In a free college (and the New-York Free Academy is, in all respects, more justly to he considered a college than are most of the schools which confer academical "honors"), in a free college, of which the professors are responsible only to a judicious board of directors, examinations for admissions and for advancements will be rigid and impartial, the administration will be vigilant and firm, the reckless who will not and the imbecile who cannot acquire a good education, will be dismissed for more congenial pursuits, the rich and the poor will be upon an equality, and only desert will be honorably distinguished.

The New-York Free Academy is eminently fortunate in its officers. Horace Webster, LL. D., is, in all respects, admirably fitted for his position as its President. He perfectly understands the indispensableness of thorough organization, and absolute and watchful discipline. Dr. Webster is a native of Vermont, and is of that family which, in various departments, has furnished the country some of its most illustrious names. At an early age, he became a student of the Military Academy, and so has himself experience of the advantages of that system which he advocates, and illustrates in his own administration. He graduated with distinction, and it is properly mentioned as an indication of his standing at West Point that, while he was a cadet of the first class, he was selected by the government of the Academy to be temporarily himself an instructor. In 1918 he joined the army, as a lieutenant, and after passing one year with his regiment, of which the late General Taylor was at that time the major, he was elected Assistant Professor of Mathematics in the Military Academy, and returned to fulfil for six years, with constantly increasing reputation, both for scientific abilities and for personal character, the duties of that office, which it scarcely need be said are more difficult at West Point, than any other school in America. Among the distinguished gentlemen who were associated with him in teaching or as students during this period, were General Worth, Colonel Bliss, Colonel Thayer, Colonel Mansfield, And Professors Alexander D. Bache, LL. D., Charles Davies, LL. D., E. C. Ross, LL. D., And John Torrey, LL. D. Resigning his commission, he was in 1925 made Professor of Mathematics and Natural Philosophy in Geneva College, And he filled this place twenty-three three years, leaving it in 1848, to accept the Presidency of the New York Free Academy. We conceive, that nothing could have invested this school with a higher claim to respect, or challenged for it a larger degree of confidence, than the selection of a man of such experience, capacities, and reputation, to be its chief officer; and for the class of persons likely to come under his instruction, no course of study could be more judicious, no training more admirably adapted, than may be expected from one who has been so long and so successfully engaged in preparing men for the most difficult and important offices. His attainments needed no illustration, and his administrative abilities have been amply vindicated by his government of the Free Academy.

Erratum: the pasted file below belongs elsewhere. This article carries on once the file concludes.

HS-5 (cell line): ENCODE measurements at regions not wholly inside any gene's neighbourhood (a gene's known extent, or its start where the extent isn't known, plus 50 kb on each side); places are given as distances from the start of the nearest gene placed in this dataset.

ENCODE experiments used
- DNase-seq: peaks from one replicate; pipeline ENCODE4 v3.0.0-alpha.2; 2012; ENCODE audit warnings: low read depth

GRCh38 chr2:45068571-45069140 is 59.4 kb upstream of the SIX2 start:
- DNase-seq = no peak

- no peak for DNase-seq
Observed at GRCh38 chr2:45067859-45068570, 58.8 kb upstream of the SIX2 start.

Candidates for admission to the Free Academy must have passed at least one year in the public schools, and they are examined in the common English studies. The standards for admission are not so high as the colleges demand, because the period of instruction is longer. We cannot enter into any particular statement of the courses of study, but it will